With smart phones keeping many of us connected 24/7, it's hard to drop off the grid while you're abroad. But it might make financial sense to do just that.
ROFL ("rolling on the floor laughing" as my nephew explained it) isn't that much fun if the text will cost you $2.50.
Many travelers learn too late that each international text message and e-mail cost far more than they imagined -- as much as $2.50 a text and $20 (or more) per megabyte. The amount of data that fly freely across cyberspace may create an unwelcome surprise when you return home.
You need cellular self-defense.
In the European Union, telecommunications providers are regulated in the amount they can charge traveling Europeans for calls, texts and data use in Europe.
This website explains some of the safeguards: http://ec.europa.eu/information_society/activities/roaming/regulation/index_en.htm#new_rules.
Its tale of a German traveler who got a 46,000 euro bill (about $69,000) for downloading a TV program in France is an excellent reminder of the kind of trouble an international traveler can get into with a smart phone.
Indeed, the number of U.S. travelers who have run into financial troubles is legion. "I was really taken aback by the number of travelers who have contacted me with their stories of getting ripped off by roaming fees," said Christopher Elliott, travel ombudsman for National Geographic Traveler.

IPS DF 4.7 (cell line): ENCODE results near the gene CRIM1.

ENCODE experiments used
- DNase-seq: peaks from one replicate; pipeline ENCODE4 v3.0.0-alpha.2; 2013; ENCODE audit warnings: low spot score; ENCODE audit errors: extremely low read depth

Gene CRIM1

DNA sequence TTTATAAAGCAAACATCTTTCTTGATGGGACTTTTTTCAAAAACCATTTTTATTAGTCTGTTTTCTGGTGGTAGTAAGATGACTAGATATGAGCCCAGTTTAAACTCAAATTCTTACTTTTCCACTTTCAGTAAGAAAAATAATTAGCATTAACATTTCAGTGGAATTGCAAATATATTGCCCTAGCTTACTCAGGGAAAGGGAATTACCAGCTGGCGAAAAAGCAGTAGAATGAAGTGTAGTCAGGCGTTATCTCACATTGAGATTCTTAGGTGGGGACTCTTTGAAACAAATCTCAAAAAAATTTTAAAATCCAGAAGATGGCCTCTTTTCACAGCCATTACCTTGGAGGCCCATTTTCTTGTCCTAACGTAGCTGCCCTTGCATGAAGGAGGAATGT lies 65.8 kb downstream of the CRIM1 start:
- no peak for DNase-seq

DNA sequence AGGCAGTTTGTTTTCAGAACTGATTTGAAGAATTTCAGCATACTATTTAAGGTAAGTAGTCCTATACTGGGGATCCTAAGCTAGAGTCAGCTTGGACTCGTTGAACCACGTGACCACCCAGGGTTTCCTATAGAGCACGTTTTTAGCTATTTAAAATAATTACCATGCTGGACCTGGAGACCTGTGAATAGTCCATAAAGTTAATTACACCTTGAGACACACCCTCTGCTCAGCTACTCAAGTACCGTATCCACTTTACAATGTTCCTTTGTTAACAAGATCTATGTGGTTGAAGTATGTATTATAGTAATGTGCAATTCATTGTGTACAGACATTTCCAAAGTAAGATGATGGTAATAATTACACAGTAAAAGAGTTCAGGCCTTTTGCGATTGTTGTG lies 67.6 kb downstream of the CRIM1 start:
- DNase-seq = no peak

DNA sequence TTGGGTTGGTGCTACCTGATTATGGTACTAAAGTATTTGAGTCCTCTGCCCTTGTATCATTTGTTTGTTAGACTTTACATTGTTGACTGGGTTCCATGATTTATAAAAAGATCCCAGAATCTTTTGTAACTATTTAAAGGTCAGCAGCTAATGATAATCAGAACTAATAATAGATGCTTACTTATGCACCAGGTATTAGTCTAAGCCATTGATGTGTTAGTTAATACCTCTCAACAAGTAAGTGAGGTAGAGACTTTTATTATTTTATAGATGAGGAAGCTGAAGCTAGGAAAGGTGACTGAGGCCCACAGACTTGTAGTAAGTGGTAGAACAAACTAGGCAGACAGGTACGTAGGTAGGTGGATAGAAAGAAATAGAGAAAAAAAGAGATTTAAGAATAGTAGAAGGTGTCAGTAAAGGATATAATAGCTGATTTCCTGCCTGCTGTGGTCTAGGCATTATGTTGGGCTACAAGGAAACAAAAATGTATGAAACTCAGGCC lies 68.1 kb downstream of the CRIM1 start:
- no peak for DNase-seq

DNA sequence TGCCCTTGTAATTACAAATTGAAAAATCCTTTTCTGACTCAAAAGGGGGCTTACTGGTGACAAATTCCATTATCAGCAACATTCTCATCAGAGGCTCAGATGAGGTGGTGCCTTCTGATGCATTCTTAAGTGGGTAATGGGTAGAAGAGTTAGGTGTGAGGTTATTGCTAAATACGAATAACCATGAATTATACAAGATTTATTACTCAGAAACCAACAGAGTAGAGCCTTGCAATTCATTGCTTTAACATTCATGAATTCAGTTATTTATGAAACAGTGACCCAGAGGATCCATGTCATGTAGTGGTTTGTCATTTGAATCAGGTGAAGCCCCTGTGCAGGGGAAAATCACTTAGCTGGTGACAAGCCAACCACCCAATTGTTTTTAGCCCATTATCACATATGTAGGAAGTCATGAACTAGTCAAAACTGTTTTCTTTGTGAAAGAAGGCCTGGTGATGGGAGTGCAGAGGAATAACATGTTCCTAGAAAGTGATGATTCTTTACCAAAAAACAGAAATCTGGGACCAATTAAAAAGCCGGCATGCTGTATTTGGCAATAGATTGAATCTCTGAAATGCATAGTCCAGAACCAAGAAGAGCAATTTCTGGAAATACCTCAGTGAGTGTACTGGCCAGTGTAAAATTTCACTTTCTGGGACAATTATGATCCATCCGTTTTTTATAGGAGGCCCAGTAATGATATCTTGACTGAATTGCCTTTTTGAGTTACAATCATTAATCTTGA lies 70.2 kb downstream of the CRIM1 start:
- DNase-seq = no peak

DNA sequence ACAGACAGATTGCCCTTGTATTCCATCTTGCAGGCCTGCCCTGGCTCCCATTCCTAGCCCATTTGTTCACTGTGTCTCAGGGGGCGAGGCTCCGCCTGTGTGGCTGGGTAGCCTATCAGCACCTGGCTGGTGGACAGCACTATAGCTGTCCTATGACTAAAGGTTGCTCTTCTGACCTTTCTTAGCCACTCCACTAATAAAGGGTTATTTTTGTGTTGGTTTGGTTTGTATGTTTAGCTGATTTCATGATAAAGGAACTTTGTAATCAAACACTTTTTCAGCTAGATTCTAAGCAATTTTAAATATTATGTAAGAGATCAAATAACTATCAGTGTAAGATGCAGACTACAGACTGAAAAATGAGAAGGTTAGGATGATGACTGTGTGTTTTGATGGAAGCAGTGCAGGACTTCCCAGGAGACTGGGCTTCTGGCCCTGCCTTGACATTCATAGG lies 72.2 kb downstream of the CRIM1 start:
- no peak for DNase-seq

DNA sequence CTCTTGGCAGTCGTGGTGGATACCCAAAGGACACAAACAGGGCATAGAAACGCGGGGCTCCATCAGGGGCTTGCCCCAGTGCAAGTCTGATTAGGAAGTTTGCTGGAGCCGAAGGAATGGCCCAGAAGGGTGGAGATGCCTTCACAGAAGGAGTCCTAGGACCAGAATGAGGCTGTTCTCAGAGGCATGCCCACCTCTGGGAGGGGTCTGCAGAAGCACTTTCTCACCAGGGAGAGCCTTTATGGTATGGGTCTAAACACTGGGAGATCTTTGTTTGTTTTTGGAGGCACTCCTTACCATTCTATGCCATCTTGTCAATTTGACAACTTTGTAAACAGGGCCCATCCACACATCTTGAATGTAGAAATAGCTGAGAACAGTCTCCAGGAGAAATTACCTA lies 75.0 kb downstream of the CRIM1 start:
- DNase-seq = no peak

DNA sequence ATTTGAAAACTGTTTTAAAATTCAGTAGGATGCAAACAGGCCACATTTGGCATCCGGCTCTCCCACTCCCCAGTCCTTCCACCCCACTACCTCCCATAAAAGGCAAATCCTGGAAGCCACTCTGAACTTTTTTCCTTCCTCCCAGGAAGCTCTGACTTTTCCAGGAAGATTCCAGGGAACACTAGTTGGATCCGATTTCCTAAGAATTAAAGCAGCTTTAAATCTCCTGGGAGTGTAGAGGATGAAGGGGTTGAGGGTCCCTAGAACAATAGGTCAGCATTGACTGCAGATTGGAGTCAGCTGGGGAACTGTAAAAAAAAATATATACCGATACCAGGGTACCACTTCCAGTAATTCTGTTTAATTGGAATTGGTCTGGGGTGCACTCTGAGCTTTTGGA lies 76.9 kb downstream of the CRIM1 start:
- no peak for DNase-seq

"It happens all the time, and you often don't even have to cross the border. Just get close," he said in an e-mail. "Or try to make a call near a port, and connect to a cell tower on a ship. It's hard to not think of the telecommunications industry as predators when it comes to these roaming charges."
Steven Frischling, a photographer and travel blogger (www.flyingwithfish.com), was billed $500 for international roaming charges on a two-day trip to Detroit. Frischling thinks his BlackBerry's signal hit a nearby tower in Windsor, Canada, just across the river from his hotel in Detroit. After Frischling produced receipts proving he was in Detroit, his cellphone company waived the charges.
Cellular self-defense also helps when smart phones do the impossible. On a recent trip to New Zealand, I used my iPhone as a calendar and iPod only and kept it in "airplane mode," which prevents incoming and outgoing calls. One morning, however, it rang. Somehow my iPhone took itself out of airplane mode (which Apple insists is impossible).
I dodged the international data charge bullet because I had turned off the features AT&T recommends to limit international data charges.
For Tips to Reduce your chances of getting gouged, see the full story: LA Times: More for Your Money - Smart Phones Can Be a Costly Travel Companion
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